The Baffling Effects of Quarantine
Updated: May 26, 2020
I’m going to be very transparent, I’m treating this blog post as therapy session; a way for me to spitting out my thoughts and process them. There is no denying that this is a trying time for everyone. There’s no need to list the reasons, but everyone is dealing with a lot right now. I’ve certainly been going through various stages. As a dancer and artist staying at home has been especially challenging. When New York got a stay at home order I instantly panicked; what would this mean for my training, would this cause a regress in my abilities, when would I be able to audition/perform again? I decided not to dwell on these what ifs and to get to work instead. Knowing myself and how easy it is for me to fall into lazy habits without some kind of set routine, I started planning out my days and filling them with virtual dance classes, pilates workouts, teaching from home, etc… Of course I also left time for cooking and baking, watching TV, hanging out with my roommates, going for walks and other fun stuff.
The first few weeks were strange, but I did well. I kept reading about how people were struggling and was proud of the fact that I was choosing to make this quarantine thing work. I certainly went through a stage of mourning; I missed my friends, I missed the dance studio, my hectic schedule, even taking the subway every day. Regardless, I stayed productive and kept myself busy. What kept me going was the idea that this situation was necessary and in one way or another I wasn’t the only person dealing with it.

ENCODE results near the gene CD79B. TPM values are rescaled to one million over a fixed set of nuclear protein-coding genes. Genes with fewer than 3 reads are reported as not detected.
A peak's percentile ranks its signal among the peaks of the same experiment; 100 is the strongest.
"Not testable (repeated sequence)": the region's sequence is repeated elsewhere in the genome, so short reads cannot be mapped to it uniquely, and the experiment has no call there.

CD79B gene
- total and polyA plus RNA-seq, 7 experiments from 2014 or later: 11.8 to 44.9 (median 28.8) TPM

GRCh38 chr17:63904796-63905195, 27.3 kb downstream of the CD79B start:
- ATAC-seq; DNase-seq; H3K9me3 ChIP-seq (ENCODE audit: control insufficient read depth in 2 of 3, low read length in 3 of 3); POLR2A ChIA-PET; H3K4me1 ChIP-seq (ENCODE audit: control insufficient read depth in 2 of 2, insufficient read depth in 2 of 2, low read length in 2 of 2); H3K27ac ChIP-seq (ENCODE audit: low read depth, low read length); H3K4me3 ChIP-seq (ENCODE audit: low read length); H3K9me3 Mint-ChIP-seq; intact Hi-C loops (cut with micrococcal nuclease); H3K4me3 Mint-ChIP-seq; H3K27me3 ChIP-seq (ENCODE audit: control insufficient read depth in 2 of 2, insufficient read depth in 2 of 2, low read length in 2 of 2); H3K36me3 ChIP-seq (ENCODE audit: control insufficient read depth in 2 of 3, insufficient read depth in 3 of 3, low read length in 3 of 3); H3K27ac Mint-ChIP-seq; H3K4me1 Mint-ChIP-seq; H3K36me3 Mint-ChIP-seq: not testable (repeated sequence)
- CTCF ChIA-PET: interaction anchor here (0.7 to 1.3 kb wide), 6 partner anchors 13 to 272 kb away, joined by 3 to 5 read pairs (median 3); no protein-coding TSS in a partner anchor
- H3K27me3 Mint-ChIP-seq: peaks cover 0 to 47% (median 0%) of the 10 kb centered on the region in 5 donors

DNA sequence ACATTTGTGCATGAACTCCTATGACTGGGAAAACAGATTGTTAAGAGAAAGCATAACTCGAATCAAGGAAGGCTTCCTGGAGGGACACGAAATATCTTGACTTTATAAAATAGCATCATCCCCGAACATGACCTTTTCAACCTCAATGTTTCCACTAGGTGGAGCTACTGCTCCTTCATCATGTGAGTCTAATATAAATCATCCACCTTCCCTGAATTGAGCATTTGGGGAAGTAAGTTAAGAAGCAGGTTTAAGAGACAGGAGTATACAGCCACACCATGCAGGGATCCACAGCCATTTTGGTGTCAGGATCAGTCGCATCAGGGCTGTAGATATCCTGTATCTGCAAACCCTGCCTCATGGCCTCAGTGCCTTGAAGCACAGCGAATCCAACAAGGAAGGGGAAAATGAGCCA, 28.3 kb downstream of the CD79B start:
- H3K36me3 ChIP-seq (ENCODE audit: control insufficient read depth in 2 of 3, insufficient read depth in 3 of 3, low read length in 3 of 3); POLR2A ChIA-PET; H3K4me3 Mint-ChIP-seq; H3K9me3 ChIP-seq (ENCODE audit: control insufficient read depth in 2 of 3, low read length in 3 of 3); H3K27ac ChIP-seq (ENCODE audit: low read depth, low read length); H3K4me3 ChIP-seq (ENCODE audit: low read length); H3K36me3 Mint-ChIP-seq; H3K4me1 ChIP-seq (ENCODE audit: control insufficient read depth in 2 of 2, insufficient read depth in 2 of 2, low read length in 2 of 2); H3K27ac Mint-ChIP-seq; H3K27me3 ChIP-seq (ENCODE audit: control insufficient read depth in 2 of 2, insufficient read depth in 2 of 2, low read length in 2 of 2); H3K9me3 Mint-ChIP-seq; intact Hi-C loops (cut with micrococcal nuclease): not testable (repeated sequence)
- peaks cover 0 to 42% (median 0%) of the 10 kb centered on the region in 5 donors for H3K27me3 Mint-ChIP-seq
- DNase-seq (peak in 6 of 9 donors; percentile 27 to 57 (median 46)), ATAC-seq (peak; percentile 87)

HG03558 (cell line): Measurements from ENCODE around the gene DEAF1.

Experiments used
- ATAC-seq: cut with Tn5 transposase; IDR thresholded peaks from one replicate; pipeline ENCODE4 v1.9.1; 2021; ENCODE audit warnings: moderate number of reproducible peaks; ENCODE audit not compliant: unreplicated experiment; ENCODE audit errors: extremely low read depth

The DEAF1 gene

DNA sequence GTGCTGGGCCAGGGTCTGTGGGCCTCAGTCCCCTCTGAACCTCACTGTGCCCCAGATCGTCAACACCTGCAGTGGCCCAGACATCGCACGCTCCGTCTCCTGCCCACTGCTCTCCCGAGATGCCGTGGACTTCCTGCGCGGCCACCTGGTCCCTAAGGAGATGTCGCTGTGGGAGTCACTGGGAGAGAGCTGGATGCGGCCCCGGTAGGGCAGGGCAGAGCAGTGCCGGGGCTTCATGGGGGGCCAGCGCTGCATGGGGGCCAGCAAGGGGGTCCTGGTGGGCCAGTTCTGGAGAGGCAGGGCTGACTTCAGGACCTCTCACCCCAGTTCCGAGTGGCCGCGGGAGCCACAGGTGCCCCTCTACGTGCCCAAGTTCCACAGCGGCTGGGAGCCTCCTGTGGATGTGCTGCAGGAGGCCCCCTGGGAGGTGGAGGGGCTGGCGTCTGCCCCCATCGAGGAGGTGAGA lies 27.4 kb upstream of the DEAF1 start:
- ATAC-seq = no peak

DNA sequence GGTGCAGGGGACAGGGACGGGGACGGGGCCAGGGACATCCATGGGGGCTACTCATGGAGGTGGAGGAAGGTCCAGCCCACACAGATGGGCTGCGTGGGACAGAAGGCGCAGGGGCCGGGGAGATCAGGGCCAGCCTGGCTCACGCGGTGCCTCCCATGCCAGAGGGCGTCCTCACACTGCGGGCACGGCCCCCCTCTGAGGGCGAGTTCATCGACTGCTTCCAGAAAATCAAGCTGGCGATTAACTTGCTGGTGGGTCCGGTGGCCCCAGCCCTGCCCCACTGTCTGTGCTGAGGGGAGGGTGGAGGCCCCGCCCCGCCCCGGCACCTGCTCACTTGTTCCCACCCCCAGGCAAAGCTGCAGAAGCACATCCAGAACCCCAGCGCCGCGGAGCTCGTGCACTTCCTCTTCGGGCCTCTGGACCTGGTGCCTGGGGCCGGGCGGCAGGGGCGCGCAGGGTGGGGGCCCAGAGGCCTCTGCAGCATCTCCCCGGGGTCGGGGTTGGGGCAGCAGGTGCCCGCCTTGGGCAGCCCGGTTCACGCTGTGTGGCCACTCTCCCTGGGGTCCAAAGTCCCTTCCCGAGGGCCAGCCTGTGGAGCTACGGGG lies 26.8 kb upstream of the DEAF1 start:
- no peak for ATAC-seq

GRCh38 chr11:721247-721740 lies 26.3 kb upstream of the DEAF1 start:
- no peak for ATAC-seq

Then came some anger, specifically directed towards the politics of it all. Having spoken to my friends and family back in Italy, and with a heavy heart thinking about the horrors the country was going through, I knew that with the way things were going, this situation was going to be inevitable, but preventable. I watched New York and the US “fall” and fail in the same way Italy had. We all saw politicians dismiss the pandemic, worry about the economy over human lives and witnessed the good, but more so the bad side of humanity. With this anger also came the frustration of being “stuck” in a small apartment in Queens trying to do ballet in my kitchen while losing my balance or jamming my toe on the table.
There was then a moment of fear; while longing for my life to get back to normal I also feared that it never would. More questions came to mind like how will the dance world recover from this? Selfishly, what does this mean for my future? I feel like I was just getting used to life as a dancer in NYC and then it all got ripped away from me (not only me but all of us) for reasons beyond my control.
Excerpt from a virtual contemporary dance class offered through
Peridance and taken in my confining, tiny apartment.